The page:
Journal of Earth Science  2018, Vol. 29 Issue (6): 1398-1408   PDF    
Observations of the Singlets of Higher-Degree Modes Based on the OSE
Shi-Yu Zeng1, Wen-Bin Shen1,2    
1. School of Geodesy and Geomatics/Key Laboratory of the Geospace Environment and Geodesy, Wuhan University, Wuhan 430079, China;
2. State Key Laboratory for Information Engineering in Surveying, Mapping and Remote Sensing, Wuhan University, Wuhan 430079, China
ABSTRACT: In this study, we selected 18 SG (superconducting gravimeter) records from 15 GGP stations with 99 vertical and 69 horizontal components of IRIS broad-band seismograms during 2004 Sumatra Earthquake to detect the splitting of higher-degree Earth's free oscillations modes (0S4, 0S7~0S10, 2S4, 1S5, 2S5, 1S6) and 12 inner-core sensitive modes (25S2, 27S2, 6S3, 9S3, 13S3, 15S3, 11S4, 18S4, 8S5, 11S5, 23S5, 16S6) by using OSE (optimal sequence estimation) method which only considers self-coupling. Results indicate that OSE can completely isolate singlets of high-degree modes in time-domain, effectively resolve the coupled multiplets independently, and reduce the possibility of mode mixing and end effect, showing that OSE could improve some signals' signal-to-noise ratio. Comparing the results of SG records with seismic data sets suggests that the number of SG records is inadequate to detect all singlets of higher modes. Hence we mainly selected plentiful seismograms of IRIS to observe the multiplets of higher modes. We estimate frequencies of the singlets using AR method and evaluate the measurement error using bootstrap method. Besides, we compared the observa-tions with the predictions of PREM-tidal model. This study demonstrates that OSE is effective in isolating singlets of Earth's free oscillations with higher modes. The experimental results may provide constraints to the construction of 3D Earth model.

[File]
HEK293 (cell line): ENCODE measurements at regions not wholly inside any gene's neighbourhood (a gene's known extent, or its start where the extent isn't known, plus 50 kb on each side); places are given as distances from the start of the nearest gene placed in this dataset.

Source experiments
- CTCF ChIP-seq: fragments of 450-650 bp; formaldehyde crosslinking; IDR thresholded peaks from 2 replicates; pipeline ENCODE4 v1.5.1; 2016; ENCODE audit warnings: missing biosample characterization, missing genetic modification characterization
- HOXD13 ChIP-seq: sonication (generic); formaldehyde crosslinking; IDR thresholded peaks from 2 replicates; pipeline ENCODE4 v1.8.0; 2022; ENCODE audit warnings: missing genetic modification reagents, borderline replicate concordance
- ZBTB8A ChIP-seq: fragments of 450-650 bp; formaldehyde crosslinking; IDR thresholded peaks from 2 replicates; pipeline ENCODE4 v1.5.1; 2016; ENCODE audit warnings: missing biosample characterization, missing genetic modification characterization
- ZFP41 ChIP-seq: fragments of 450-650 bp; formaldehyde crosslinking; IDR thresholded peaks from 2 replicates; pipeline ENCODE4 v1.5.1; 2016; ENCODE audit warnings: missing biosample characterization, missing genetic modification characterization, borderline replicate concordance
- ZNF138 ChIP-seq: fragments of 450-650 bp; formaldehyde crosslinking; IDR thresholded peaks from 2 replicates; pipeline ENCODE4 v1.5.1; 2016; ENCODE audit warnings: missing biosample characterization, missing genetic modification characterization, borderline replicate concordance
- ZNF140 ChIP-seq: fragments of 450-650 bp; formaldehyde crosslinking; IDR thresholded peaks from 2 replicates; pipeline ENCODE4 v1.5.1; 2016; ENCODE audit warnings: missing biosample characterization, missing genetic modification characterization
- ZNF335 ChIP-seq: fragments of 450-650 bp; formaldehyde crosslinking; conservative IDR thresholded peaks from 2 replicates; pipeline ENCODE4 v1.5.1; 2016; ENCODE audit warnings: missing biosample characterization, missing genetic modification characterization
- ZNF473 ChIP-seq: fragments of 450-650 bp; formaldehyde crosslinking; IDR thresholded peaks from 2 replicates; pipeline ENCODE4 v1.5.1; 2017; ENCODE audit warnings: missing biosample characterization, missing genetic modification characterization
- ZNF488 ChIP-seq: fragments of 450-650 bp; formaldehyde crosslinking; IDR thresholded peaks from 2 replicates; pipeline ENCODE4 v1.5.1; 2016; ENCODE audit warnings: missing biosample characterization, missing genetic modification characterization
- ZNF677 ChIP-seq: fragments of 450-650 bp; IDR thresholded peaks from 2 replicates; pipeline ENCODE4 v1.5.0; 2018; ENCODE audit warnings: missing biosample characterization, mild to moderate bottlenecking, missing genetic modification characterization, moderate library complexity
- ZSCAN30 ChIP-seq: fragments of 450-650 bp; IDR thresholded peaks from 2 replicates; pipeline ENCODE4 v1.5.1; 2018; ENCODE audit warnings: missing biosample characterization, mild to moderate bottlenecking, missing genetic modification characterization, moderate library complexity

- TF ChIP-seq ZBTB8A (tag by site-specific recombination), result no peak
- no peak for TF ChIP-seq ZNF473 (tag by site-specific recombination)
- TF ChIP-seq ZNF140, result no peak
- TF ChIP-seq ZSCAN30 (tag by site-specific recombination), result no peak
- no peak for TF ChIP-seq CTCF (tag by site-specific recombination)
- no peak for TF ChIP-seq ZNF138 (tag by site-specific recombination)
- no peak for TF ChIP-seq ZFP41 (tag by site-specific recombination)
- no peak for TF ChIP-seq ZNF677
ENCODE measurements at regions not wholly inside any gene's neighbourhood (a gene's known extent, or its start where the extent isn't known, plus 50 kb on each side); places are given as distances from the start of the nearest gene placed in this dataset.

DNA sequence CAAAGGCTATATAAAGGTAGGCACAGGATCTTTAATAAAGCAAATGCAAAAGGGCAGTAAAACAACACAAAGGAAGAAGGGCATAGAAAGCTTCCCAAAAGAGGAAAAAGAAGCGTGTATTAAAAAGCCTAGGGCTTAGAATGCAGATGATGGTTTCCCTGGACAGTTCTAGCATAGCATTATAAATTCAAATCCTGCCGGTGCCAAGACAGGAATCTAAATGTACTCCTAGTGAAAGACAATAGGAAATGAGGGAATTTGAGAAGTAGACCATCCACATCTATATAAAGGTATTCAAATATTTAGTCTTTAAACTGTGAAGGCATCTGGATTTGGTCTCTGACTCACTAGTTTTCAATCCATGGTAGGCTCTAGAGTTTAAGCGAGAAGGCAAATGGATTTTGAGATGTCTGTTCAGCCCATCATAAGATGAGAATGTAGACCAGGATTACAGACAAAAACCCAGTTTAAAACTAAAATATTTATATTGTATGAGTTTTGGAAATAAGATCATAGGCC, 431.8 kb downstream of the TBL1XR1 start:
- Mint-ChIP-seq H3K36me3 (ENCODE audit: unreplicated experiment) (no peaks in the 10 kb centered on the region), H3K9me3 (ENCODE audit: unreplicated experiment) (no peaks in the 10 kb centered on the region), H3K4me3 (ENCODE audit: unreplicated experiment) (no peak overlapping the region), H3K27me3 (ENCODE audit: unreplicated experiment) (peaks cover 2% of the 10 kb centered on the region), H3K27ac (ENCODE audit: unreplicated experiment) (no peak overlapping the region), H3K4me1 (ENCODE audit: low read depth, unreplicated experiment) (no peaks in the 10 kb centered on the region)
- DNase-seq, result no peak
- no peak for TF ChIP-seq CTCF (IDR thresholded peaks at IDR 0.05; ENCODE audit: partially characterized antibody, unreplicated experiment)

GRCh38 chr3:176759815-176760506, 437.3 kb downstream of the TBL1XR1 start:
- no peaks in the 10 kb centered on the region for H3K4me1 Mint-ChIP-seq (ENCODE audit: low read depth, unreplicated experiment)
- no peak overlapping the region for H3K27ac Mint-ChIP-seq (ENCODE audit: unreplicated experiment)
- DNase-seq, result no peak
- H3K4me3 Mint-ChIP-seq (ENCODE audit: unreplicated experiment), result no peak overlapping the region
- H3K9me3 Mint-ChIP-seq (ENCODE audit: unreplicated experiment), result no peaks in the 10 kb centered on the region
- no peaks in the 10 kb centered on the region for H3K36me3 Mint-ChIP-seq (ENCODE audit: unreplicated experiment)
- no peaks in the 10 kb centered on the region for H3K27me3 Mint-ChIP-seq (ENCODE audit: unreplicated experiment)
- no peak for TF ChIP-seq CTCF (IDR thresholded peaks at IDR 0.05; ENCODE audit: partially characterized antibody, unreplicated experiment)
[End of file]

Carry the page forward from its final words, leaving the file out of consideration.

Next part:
KEY WORDS: free oscillation    mode splitting detection    high-degree modes    OSE    


Earth's rotation, hydrostatic ellipticity, lateral variations in structure, anisotropy and topography on internal discontinuities can remove the degeneracy and lead to the splitting of normal- modes. Therefore normal-mode splitting detection may provide constraints on the large-scale, non-spherically symmetric structure of the entire Earth (He and Tromp, 1996). Previous studies indicate that most of normal mode multiplets below 1 MHz and ultra-low degree modes have been observed. In another aspect, higher-degree normal-modes can yield independent constraints on structure at depth, and are more sensitive to deep structure than fundamental modes at the same frequency. For instance, at long periods, higher-degree modes would enhance resolution in the transition zone and uppermost lower mantle significantly, and at shorter periods they give rise to better constraints on the low velocity zone in the upper mantle (Laske and Widmer-Schnidrig, 2015). Core-sensitive modes, which were first identified by Masters and Gilbert (1981), their splitting ratios are about twice as large as that expected from mantle heterogeneity, are anomalously split modes. Observations of them can provide the first step toward constraining density profiles (Masters and Gubbins, 2003; Kennett, 1998; Widmer-Schnidrig, 1991). The anomalously split modes could also be used to invert for attenuation and anisotropy of the inner core because their elastic and anelastic splitting function coefficients can be robustly measured under the self-coupling approximation (Mäkinen et al., 2014). Hence observing the splitting of isolated higher-degree modes is significant. We will use OSE to detect the splitting singlets of 4 fundamental modes 0S7~0S10 and 2 overtone pairs 1S5-2S4 and 2S5-1S6 which are mantle-sensitive (He and Tromp, 1996), and 12 inner-core sensitive modes (25S2, 27S2, 6S3, 9S3, 13S3, 15S3, 11S4, 18S4, 8S5, 11S5, 23S5, 16S6).